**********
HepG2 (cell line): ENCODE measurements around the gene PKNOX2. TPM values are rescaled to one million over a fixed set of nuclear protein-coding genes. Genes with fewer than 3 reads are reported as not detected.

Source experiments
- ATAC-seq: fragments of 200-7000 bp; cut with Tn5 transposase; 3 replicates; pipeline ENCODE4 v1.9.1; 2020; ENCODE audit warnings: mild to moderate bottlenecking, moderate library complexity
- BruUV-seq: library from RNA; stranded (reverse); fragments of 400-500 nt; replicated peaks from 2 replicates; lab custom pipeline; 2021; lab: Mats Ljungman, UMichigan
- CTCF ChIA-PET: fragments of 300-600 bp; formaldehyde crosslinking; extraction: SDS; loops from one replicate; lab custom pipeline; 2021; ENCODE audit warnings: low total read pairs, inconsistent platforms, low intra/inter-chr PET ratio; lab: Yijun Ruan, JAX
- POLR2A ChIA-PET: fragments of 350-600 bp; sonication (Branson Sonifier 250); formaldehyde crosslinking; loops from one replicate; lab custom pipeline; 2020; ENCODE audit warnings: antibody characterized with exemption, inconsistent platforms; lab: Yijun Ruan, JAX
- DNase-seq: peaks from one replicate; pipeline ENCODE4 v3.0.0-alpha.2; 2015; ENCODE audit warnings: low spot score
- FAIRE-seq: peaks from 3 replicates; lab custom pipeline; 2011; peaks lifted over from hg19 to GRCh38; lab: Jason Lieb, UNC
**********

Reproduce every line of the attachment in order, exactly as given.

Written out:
HepG2 (cell line): ENCODE measurements around the gene PKNOX2. TPM values are rescaled to one million over a fixed set of nuclear protein-coding genes. Genes with fewer than 3 reads are reported as not detected.

Source experiments
- ATAC-seq: fragments of 200-7000 bp; cut with Tn5 transposase; 3 replicates; pipeline ENCODE4 v1.9.1; 2020; ENCODE audit warnings: mild to moderate bottlenecking, moderate library complexity
- BruUV-seq: library from RNA; stranded (reverse); fragments of 400-500 nt; replicated peaks from 2 replicates; lab custom pipeline; 2021; lab: Mats Ljungman, UMichigan
- CTCF ChIA-PET: fragments of 300-600 bp; formaldehyde crosslinking; extraction: SDS; loops from one replicate; lab custom pipeline; 2021; ENCODE audit warnings: low total read pairs, inconsistent platforms, low intra/inter-chr PET ratio; lab: Yijun Ruan, JAX
- POLR2A ChIA-PET: fragments of 350-600 bp; sonication (Branson Sonifier 250); formaldehyde crosslinking; loops from one replicate; lab custom pipeline; 2020; ENCODE audit warnings: antibody characterized with exemption, inconsistent platforms; lab: Yijun Ruan, JAX
- DNase-seq: peaks from one replicate; pipeline ENCODE4 v3.0.0-alpha.2; 2015; ENCODE audit warnings: low spot score
- FAIRE-seq: peaks from 3 replicates; lab custom pipeline; 2011; peaks lifted over from hg19 to GRCh38; lab: Jason Lieb, UNC